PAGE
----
Saturday, October 11, 2008

Caron Nuit de Noël

Caron Nuit de Noël (1922) is said to be the mother of my first Caron love - in fact, my first perfume love - Caron Nocturnes (1981). I never smelled the similarity between the two until today. Indeed, both creations are Aldehydic Florals with a wooded, powdery oakmoss base, with a heart of white florals including jasmine and ylang ylang. Nocturnes is the higher-pitched and more modern sparkling version, while Nuit de Noël is the sumptuous, base-heavy (think acoustic bass, finger-plucked) retro-modern classic. The composition of Nuit de Noël is very similar to Chanel No.5 (1921), credited for being the first Aldehydic Floral. I recognize in Chanel No.5 a Chypre-inspired, woody-mossy and softened Russian Leather accord which seems to have been popular during the 1920s as witnessed in perfumes of the era such as Weil Zibeline (1928) and Guerlain Djedi (1927). Although historically there are a couple of other Aldehydic Floral perfumes that came before Chanel No.5 such as Armingeat Reve D'Or (1905) and Caron's own Infini, originally created in 1912, Chanel No.5 was the hit that changed the course of perfumery during its era. It's no wonder the Aldehydic Floral family becamse the popular genre of the time, and Nuit de Noël certainly fit in with the new abstract (modern) floral trend.

However, Nuit de Noël is a classic masterpiece of its own, not to be confused with Chanel No.5 in its unique depth and ultrachic elegance. The most understated and chic of all the Caron collection (in my opinion, of course), Nuit de Noël takes awhile to understand. Like an intricate jazz piece or performance, it leaves in the dust those who have no advanced musical knowledge with which to follow its complexity. This is Billy Strayhorn played by John Coltrane, or Thelonious Monk, to Glenn Miller's simplified Big Band Pop music made for the mainstream's listening and dancing pleasure. There's a certain level at which you can't fake knowledge anymore, and Nuit de Noël hits that point in perfume appreciation the way Eric Dolphy might purge the less musically and rhymically inclined.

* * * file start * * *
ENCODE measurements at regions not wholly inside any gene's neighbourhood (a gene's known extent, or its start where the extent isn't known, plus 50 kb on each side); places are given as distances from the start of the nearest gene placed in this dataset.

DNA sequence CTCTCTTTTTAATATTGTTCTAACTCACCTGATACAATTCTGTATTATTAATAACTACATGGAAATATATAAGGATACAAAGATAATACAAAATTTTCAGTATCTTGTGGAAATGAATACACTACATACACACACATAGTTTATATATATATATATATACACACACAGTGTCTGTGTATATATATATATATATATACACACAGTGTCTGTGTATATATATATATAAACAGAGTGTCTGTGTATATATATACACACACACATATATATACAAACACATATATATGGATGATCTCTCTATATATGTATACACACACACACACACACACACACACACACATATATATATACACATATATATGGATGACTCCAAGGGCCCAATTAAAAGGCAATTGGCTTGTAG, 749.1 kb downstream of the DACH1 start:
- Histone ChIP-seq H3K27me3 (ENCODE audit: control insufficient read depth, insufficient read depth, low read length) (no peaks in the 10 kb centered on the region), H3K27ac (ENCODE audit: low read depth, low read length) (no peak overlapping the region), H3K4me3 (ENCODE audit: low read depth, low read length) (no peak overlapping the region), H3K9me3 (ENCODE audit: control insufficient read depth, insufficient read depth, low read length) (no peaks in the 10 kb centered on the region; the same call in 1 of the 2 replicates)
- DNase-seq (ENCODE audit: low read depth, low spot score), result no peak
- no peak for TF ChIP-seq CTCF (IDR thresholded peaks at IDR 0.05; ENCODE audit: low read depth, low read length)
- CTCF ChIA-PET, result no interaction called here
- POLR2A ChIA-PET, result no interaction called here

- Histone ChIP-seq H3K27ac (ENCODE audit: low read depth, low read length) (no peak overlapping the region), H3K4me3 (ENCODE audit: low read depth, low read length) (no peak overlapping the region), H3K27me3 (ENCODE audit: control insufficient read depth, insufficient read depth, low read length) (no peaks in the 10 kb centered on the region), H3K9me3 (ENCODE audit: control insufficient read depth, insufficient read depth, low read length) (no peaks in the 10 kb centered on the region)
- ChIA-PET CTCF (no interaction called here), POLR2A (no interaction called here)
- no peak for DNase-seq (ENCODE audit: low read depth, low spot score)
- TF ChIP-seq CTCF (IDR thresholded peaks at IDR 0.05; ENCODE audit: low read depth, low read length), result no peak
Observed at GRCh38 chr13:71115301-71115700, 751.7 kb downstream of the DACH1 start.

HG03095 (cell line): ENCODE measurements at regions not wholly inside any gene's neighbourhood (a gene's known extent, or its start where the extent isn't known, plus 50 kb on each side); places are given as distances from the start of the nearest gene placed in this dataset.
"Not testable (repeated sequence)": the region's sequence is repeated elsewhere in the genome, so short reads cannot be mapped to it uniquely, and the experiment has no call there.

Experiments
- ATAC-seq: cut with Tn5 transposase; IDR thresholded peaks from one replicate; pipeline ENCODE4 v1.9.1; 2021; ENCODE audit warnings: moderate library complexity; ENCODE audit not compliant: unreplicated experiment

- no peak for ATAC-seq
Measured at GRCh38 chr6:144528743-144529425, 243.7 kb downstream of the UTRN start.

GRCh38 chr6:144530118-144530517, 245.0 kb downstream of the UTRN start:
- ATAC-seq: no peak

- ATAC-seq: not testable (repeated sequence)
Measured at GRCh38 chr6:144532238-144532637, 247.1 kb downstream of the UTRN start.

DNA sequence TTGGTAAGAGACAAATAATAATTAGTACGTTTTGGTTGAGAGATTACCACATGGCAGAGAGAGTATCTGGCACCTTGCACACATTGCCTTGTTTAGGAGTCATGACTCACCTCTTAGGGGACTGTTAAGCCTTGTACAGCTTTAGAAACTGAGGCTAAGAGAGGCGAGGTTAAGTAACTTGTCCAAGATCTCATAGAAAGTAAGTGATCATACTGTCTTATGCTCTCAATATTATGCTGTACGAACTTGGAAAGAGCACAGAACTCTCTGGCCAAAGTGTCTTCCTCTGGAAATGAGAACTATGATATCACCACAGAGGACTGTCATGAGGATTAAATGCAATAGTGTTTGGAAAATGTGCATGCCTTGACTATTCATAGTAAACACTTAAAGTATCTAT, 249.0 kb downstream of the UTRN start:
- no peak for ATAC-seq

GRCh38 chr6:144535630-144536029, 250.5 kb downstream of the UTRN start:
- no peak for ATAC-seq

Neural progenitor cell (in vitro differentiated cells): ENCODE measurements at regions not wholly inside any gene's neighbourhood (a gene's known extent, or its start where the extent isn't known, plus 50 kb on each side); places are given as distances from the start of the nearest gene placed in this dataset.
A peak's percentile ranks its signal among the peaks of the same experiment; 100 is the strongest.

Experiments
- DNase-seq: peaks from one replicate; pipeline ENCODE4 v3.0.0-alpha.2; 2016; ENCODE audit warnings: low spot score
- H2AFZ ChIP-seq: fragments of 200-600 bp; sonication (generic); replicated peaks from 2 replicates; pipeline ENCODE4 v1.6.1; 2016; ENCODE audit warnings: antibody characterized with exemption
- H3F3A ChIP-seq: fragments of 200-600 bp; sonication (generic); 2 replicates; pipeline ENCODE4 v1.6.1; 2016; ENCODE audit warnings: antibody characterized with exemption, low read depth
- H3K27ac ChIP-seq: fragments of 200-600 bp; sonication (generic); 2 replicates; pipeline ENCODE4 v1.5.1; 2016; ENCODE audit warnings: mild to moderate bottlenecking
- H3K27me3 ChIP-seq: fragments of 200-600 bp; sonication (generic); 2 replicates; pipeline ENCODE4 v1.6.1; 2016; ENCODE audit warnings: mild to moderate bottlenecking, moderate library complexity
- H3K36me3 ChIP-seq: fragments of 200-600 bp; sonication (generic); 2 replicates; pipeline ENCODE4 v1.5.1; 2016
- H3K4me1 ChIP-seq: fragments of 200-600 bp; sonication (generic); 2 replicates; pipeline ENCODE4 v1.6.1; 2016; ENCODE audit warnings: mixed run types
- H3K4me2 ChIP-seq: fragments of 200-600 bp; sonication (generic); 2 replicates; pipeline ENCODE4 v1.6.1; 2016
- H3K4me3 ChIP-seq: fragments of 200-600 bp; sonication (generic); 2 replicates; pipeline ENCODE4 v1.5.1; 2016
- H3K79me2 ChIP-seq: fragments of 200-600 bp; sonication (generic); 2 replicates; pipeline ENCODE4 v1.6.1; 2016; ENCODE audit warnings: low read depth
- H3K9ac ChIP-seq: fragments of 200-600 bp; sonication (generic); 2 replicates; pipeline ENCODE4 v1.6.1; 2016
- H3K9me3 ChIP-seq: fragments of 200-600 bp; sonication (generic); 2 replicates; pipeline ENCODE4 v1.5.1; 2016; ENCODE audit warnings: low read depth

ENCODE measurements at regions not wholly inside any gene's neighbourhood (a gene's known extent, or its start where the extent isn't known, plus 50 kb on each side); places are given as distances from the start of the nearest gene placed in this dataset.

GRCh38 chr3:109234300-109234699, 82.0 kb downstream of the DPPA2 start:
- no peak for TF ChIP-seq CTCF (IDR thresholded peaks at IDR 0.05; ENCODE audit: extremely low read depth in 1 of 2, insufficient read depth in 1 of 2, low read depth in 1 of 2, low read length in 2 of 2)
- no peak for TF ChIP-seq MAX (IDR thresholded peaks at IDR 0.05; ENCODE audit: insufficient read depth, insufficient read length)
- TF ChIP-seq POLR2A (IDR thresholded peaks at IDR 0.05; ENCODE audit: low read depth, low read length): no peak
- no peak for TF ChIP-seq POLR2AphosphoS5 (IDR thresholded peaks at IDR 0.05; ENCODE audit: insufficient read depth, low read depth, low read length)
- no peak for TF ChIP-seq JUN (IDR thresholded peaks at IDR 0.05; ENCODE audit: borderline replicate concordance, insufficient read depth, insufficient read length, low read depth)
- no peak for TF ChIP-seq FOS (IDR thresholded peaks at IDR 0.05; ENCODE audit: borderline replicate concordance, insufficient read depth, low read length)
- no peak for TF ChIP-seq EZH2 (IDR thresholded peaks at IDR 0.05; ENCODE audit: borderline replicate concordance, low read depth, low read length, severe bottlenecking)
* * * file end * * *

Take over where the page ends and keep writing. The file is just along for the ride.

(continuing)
At first sniff, Nuit de Noël smells inky. That could be the dark and mysterious “mousse de saxe” or Saxon moss accord made famous by perfumer Ernest Daltroff, said to smell of ink. If I'm patient and allow myself to tune in with a focused yet open mind, I can smell the aldehydic top notes, the cool, damp mossiness underlying the deeply wooded floor of sandalwood, cedar, vetiver and even leather, more animalic tones, perhaps civet, and finally, I can detect rose. The rose gives it a red wine-like, somewhat dusky effect. Then, I could also detect spices, like Christmas potpourri, but muted and never jangly or sharp, and the whole thing is orchestrated to be as soft as velvet skin, with the classic Caron powdery finish. Not to be outdone by Guerlain, there's a touch of vanillic sweetness that doesn't let it veer towards Gourmand, controlled and ever disciplined, but seductively, rightfully, there. It's not as sweet as I like my perfumes on most days, but when I want something dry, this is dry like fine wine. All together, Nuit de Noël is something that might require mature taste to fully appreciate, but with a perfume like Nuit de Noel, there's always a new plateau to reach in scent discoveries.

(Image: Caron Nuit de Noël ad, 1959)